18 March 2007

Book Review: Johnno by David Malouf

New Year’s Reading Resolution #4

Johnno Sorting through his late father’s possessions, the narrator known only as ‘Dante’ finds one of his old school yearbooks. Leafing through its pages, his discovers a forgotten photograph that triggers his recollections of his old acquaintance, Johnno. The resulting trip down memory lane spans some twenty years, starting in wartime Brisbane and continuing to 1960s Europe before returning home to Queensland. It’s an ideal choice for my Resolution reading, as Malouf is frequently held up as one of the greats of Australian literature, but I’ve never felt inclined to read his books; though I have been at least slightly curious about Johnno since the One Book One Brisbane scandal of 2004. (This was technically the runner-up, but the public vote was overruled ... possibly because the public voted for chick lit.)

I knew this review would be difficult when I was over halfway through and still had no idea what to say. It’s much more about character than events, so no point commenting on the plot. As for the characters themselves ... didn’t dislike them, but didn’t like them much either. Johnno I can best describe as chaotic; life in his presence would never be dull (whatever else it might be). Dante I felt wasn’t so much a character as a means of viewing Johnno’s antics; he was known only by a nickname, and that only after several chapters of namelessness. And being an Australian writer of Turkish extraction, I wondered if he wasn’t based on the author. My main memory of the first 3/4 of the book is frustration at not being able to place the historical locations relative to modern ones. Things like the long-vanished tram line; all I got from the book was that it went somewhere near George Street. I also spent 200 pages wondering whether the Gardens repeatedly referred to actually were the present-day City Botanic Gardens (they were). If I didn’t know Brisbane I could have let my imagination picture whatever it liked, but instead it automatically tried to compare past and present.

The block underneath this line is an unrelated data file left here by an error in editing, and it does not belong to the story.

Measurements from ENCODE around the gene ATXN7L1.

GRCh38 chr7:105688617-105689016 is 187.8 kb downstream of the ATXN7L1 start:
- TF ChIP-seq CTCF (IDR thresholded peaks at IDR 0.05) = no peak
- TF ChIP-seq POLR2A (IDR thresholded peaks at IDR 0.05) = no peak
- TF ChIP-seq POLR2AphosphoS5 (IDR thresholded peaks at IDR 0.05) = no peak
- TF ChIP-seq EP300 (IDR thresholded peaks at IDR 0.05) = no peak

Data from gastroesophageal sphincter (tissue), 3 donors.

Once the scene shifted to Europe the reading got easier, and the final chapters when the mystery surrounding Johnno was revealed, it even became entertaining. But the thought-provoking end failed to compensate for the slow and geographically confusing first half. It probably is a fine example of Australian literature if I could only appreciate it; and I’m at a loss to explain exactly what it was I didn’t like. I guess it just didn’t agree with me.

Rating: C

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Header image shows detail of A Young Girl Reading by Jean-Honoré Fragonard, c. 1776